More importantly, the six characters never behave as if they’d spent any amount of intimate time together. Director Dave Solomon pushes the melodrama, the overacting and the godawful pauses from the jump, so the action’s intensity has nowhere to grow — and he can’t seem to create any independent life among roles with pretty much one trait apiece. As with the types in Hair, Mick (Asher Grodman), is the mercurial Lothario, Chili (Eric Nelsen), the wisecracking cynic, Patti (Talisa Friedman), the blonde airhead, and Sidowsky (Jared Gertner), the working-class shlub.


The aforementioned Jane is a one-note fierce scold; it’s difficult to imagine why anyone puts up with her, so intolerant and rude is she, so utterly without warmth. As Simon, Corbin Bleu (of Glee) barely gets character traits at all; he seems included so that the play has a reason to bring up racial issues. Ironically, Bleu could be the most effective member of the ensemble because of his sheer underplaying (followed by Gertner and Friedman, who are allowed some of the play’s few understated moments). The performers all seem too old for their roles, but after Grease Live! that’s a bit of disbelief one shouldn’t have trouble suspending.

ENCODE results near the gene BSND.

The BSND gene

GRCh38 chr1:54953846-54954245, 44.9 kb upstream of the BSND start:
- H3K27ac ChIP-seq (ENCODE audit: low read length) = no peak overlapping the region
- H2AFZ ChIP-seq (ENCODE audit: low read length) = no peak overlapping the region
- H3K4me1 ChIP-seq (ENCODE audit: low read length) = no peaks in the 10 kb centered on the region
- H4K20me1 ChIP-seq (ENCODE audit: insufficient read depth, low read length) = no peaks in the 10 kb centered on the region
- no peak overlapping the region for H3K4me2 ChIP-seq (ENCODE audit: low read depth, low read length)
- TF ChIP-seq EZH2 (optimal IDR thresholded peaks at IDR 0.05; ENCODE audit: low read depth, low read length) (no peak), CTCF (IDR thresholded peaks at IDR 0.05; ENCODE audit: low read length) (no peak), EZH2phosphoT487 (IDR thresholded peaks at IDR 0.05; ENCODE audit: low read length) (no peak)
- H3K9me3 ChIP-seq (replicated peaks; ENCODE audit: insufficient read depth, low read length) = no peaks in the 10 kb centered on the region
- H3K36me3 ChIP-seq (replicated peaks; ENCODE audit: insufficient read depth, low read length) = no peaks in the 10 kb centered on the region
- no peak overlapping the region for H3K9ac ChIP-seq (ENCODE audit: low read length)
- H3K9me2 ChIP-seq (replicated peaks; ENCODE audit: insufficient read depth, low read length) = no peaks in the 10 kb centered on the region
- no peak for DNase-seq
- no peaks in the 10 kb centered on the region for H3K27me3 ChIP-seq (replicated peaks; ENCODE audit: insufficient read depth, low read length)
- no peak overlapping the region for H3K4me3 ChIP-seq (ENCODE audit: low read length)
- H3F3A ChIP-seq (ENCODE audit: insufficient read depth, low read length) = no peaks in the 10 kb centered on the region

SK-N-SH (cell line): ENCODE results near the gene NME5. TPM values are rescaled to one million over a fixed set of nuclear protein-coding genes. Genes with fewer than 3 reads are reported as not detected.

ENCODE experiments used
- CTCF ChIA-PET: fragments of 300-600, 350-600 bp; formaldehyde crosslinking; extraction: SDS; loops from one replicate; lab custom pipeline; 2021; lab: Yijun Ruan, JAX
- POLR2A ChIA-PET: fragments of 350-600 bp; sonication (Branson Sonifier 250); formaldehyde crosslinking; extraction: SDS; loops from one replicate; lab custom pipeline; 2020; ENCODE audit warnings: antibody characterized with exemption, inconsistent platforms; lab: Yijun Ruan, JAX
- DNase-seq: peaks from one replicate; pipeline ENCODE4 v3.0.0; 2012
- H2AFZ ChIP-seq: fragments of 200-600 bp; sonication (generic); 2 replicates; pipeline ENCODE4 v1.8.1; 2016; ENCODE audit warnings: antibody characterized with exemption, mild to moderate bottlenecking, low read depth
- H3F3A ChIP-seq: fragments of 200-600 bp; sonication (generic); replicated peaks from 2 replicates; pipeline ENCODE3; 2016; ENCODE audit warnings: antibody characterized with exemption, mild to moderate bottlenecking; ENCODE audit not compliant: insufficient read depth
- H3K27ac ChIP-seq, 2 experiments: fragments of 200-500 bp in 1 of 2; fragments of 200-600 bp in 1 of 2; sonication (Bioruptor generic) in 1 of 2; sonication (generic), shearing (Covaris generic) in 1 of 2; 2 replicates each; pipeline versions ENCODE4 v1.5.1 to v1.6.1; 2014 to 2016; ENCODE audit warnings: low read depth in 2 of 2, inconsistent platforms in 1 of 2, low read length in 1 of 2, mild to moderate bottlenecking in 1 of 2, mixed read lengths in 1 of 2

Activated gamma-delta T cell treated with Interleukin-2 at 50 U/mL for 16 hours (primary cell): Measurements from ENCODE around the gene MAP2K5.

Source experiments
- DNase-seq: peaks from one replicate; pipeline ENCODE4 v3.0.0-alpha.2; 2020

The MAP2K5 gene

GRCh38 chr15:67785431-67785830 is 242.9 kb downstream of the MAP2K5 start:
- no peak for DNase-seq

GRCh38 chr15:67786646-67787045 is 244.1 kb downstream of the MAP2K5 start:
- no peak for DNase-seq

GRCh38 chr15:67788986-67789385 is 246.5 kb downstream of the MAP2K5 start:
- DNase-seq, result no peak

Amsterdam might want to take a look at Michael Weller’s Moonchildren; written less than two years after the lottery, it takes up most of the issues in which she’s interested but is more skillful at investing a group of people with a shared past and a complex present. In the meantime, The Dodgers stands as a flawed, though ambitious and sincere, effort to bring part of America’s political past alive again.



Hudson Mainstage, 6539 Santa Monica Blvd., Hollywood; Fri. 8 p.m.; Sat. 3 p.m. and 8 p.m.; Sun. 3 p.m.; through Feb. 28.  (323) 960-7712; www.plays411.com/thedodgers. Running time: one hour and 40 minutes.